July Painting of The Month

790 Untitled

Mary Lea Bradley, 790 Untitled, acrylic on paper, 24 x 18 inches

The colors in this months painting are absolutely gorgeous! Bright turquoise and luminous yellow set off by a rich, deep black.



June Painting of The Month

851 Untitled

851 Untitled, acrylic on paper, 24 x 18 inches

Can you see the coral and mustardĀ  peeking through the layers of gray? I originally had this painting upside down but a friend of mine pointed out that it should be the way that it is now. I agree with him completely.

Here’s the link

May Painting of The Month

793 Untitled

Mary Lea Bradley, Overpass, acrylic on paper, 24 x 18 inches

This is one of my friends favorite paintings because she likes neutral colors the best. It reminds me of a freeway overpass with caves and tunnels and creatures hanging out. How do you feel about it?


April Painting of The Month


Mary Lea Bradley, 410 Untitled, acrylic on paper, 30 x 22 inches

This month’s painting is very dramatic in red and black but also has a touch of whimsy. If you want to add a dynamic and eye-catching abstract to your living or work space this is it!


March Painting of The Month

1022 Untitled

Mary Lea Bradley, 1022 Untitled, acrylic on paper, 20 x 28 inches

Shades of gray and turmeric on top of a background in rust and black give this painting both mystery andĀ punch. Available at the introductory price until the end of the month.


February Painting of The Month

February’s featured painting has quite a long history. It started at the end of 2008 as mixed media on canvas. I went to the fabric store and bought fabric in shades of brown which I cut with scissors into circles. Then put them in the washing machine so that the edges would be frayed. After that I glued them all to the canvas like shingles on the side of a house. When it was done I sealed it with several coats of gloss varnish. It looked like this…

I loved it but the gallery hated it and it ended up in the studio gathering dust. In 2010 I dragged it out and painted the whole thing white. That was a little boring so I added a few shadows.

This time I didn’t really love it but the gallery did. It hung there for a while, but never sold. Eventually it returned to my studio to gather more dust.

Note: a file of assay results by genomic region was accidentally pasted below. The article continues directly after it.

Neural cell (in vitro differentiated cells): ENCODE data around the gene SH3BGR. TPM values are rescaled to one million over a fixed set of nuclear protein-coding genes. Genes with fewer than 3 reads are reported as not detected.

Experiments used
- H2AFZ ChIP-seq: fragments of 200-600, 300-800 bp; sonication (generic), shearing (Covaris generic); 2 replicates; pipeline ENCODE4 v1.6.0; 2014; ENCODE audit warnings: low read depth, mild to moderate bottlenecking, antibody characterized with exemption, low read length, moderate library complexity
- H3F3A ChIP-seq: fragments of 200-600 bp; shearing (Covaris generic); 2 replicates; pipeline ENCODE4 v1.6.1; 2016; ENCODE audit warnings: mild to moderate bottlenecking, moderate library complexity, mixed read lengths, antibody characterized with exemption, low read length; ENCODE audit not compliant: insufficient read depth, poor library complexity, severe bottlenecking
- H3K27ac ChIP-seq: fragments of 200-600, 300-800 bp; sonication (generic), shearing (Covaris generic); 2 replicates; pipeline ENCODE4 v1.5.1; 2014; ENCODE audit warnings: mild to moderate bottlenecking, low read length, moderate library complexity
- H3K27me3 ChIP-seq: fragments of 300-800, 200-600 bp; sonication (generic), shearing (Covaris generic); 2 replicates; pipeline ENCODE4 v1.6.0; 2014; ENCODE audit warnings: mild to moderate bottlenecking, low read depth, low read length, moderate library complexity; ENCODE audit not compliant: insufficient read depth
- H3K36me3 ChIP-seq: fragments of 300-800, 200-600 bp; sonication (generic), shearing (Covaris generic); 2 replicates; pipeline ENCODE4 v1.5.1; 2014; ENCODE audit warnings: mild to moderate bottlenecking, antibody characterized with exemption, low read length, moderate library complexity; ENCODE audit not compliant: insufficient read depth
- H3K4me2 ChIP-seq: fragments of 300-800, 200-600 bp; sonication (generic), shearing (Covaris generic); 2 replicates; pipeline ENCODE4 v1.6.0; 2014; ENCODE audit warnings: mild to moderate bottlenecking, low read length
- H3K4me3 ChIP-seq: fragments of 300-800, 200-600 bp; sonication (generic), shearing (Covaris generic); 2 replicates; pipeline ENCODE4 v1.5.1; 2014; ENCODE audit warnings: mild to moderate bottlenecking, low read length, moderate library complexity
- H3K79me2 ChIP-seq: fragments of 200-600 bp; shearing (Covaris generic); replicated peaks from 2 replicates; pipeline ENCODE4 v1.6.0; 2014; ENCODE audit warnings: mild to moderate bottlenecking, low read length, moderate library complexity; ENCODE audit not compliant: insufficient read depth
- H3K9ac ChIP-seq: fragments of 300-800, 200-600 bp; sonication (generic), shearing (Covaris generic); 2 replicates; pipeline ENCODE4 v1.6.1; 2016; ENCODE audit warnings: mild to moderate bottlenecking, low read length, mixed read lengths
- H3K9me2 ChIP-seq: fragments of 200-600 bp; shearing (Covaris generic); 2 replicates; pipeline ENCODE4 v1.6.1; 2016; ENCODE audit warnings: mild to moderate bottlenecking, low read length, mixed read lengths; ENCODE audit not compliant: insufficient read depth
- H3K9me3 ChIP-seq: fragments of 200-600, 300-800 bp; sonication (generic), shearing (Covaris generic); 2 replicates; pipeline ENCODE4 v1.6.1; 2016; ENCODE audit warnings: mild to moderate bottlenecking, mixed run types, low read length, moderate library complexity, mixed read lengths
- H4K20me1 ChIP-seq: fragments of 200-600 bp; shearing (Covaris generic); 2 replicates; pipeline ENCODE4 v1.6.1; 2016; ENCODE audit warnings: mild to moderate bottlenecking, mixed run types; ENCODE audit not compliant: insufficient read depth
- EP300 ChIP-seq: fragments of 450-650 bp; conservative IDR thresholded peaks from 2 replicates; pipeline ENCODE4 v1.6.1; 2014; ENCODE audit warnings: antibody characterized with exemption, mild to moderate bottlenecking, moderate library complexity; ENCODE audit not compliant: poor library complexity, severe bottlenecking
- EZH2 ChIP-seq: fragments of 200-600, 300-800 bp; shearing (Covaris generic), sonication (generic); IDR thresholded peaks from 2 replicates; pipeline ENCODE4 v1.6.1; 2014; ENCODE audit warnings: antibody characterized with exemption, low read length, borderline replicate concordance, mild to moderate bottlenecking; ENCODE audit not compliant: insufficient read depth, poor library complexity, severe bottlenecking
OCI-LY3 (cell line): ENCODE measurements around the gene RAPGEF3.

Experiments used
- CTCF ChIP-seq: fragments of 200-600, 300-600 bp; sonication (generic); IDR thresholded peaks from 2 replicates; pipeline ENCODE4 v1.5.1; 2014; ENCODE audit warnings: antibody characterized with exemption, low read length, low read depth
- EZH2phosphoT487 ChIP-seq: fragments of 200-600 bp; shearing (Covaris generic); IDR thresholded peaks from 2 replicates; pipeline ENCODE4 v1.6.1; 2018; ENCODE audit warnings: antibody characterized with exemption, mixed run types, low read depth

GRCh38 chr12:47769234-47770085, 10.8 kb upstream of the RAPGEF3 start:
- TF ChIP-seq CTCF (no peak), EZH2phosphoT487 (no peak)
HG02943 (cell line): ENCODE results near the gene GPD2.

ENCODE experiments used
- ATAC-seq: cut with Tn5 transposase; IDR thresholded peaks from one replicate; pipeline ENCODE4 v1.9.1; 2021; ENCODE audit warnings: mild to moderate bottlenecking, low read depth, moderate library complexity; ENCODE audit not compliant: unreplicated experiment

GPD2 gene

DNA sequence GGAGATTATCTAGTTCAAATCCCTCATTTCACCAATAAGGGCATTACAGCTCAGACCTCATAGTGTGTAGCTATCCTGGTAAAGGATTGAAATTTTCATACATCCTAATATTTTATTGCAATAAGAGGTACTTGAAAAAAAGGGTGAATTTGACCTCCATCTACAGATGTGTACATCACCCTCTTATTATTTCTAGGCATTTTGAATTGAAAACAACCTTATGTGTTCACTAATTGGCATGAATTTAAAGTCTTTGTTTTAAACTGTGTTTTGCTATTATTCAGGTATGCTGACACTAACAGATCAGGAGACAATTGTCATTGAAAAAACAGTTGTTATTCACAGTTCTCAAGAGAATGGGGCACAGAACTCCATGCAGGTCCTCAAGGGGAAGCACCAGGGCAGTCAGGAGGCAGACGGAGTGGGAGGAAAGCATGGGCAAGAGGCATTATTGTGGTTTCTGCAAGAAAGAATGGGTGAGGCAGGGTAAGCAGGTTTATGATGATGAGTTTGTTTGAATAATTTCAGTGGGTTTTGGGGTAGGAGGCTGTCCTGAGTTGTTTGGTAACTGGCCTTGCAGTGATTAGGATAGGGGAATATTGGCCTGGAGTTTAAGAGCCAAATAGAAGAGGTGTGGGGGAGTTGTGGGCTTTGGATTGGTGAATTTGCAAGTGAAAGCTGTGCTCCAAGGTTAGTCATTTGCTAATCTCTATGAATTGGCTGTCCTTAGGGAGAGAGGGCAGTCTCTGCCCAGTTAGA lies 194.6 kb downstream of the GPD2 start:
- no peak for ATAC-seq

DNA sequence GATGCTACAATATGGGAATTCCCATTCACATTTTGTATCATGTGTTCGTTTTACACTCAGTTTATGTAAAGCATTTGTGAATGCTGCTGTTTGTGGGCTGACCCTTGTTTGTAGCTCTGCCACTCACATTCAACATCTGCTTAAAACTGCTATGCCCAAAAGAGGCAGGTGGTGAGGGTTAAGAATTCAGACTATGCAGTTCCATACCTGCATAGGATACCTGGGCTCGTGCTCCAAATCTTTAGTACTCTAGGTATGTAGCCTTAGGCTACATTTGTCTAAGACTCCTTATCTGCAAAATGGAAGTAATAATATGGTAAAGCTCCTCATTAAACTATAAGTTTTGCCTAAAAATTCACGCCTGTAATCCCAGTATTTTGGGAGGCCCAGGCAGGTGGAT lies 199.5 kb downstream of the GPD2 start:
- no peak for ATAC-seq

The last transformation happened after having coffee with an artist friend of mine last fall. We were talking about different techniques and suddenly the light bulb went on and I knew what I wanted to do with the painting. This is what it looks like now.

1018 Untitled

I love it again and know that it will find a happy home this time after the final transformation. Here’s the link:


American Painter Dennis Hartley

Is this not the most beautiful barn you’ve ever seen? I fell in love with Dennis Hartley’s work after seeing it online at the Morrison Gallery.











FLOATING BARN, 2006, oil on canvas, 36 x 36 inches

I love the dimension created by parallel planes, but what I think is really great is the gorgeous coloration!











WINTER BARN & SHADOW, 2006, oil on canvas, 33 x 26 inches

American painter Dennis Hartley is represented by fine art galleries from coast to coast. Originally an architect, he has spent twenty-five years in design related fields in Europe and the U.S., and has painted professionally since 1998. His media includes both acrylic and oil on canvas. The work often straddles the line between representational and abstract, incorporating ideas from ancient Chinese painting as well as from Western modernist movements of the twentieth century. Besides continuing to explore the American barn and other landscape motifs, his current work is also moving into the non-representational realm incorporating acrylic and mixed media.











WINTER BARN, 2006, oil on canvas, 25 x 38 inches

See more of this beautiful work at the Morrison Gallery